Saturday, July 31, 2010

Color pigments

As an artist, I love experimenting with specialty paint and intense pigments. Everybody knows that original art carries a truer, deeper, more luminescent pigment than any print or reproduction ever produced. The artist paint is expensive, made by having some kind of a medium immersed with variety of pigments. In the past artists have mixed their pigments that many times come in a powdery form and have risked their health and well-being. Today, we are lucky to have a wide range of availability of premixed paint.

Have you ever desired a specific color art and was wondering why is it so hard to find? For one, most artists having financial difficulties tend to compromise when buying their paint colors. Burgundy is for example 2-3 times cheaper than Maroon pigment. On the list of expensive ones are Teal, Deep Red, some interference and metal pigments like gold. Generally speaking the more toned down the color looks, the less expensive the paint. Whites and grays tend to be inexpensive as well as black. The more you move into cadmium based spectrum (intense yellow, orange, red), the more expensive the paint. The reason: different pigments are being used in producing different color paints. The higher the pigment price, the costlier the paint.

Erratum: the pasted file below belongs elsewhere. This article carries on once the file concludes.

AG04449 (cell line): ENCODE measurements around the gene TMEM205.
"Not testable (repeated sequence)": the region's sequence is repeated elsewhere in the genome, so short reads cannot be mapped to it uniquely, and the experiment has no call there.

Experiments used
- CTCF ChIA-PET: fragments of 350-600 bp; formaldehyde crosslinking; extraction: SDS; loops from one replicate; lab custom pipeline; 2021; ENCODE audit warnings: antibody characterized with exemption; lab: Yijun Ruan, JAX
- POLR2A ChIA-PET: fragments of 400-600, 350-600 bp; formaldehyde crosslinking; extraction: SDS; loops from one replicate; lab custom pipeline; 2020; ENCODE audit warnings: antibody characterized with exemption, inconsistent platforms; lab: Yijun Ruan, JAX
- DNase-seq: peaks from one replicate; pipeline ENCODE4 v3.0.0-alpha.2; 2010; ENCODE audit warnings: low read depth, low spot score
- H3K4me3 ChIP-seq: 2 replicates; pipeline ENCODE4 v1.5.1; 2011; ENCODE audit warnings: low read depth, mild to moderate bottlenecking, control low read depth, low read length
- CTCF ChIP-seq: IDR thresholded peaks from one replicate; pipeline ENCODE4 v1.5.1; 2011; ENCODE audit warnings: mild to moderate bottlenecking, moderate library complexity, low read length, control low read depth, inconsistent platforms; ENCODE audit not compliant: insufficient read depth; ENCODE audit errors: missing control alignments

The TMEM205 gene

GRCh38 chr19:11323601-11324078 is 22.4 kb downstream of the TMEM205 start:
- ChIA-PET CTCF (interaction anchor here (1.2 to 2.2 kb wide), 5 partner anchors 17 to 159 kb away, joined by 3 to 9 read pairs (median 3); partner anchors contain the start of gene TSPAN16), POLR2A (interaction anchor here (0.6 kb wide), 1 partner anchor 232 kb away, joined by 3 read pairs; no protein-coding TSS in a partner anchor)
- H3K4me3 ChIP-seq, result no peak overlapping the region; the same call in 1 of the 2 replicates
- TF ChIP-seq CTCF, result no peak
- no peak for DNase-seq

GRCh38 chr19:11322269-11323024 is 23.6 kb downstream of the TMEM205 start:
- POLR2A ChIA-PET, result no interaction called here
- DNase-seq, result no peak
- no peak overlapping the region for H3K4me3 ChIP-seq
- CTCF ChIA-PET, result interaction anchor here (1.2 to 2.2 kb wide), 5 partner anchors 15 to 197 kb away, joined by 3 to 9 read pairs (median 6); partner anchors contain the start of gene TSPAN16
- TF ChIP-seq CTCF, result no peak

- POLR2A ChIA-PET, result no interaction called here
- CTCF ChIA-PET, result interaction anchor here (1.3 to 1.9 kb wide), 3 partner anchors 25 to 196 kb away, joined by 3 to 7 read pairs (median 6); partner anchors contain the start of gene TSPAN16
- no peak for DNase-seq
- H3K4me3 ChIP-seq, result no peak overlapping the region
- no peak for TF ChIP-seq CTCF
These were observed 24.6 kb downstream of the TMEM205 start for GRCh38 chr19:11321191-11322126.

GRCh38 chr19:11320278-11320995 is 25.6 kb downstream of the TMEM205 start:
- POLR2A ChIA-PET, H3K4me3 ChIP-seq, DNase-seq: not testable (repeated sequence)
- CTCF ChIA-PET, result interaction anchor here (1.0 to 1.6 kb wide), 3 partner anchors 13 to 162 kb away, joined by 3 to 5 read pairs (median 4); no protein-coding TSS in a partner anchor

Therefore, when artist prices their work, they not only price in the work and canvas, but also what kinds of paints were used in the project. No two pigments are the same, and some paint costs a lot more than other. I've bought jars of paint that cost couple hundred dollars. Since I am very generous in my applications, the paint goes quickly, very quickly.

Did you know this? Different paint colors have vastly different price points. Find me a true teal piece of art, or a rich red piece, and I'll tell you that it must be expensive.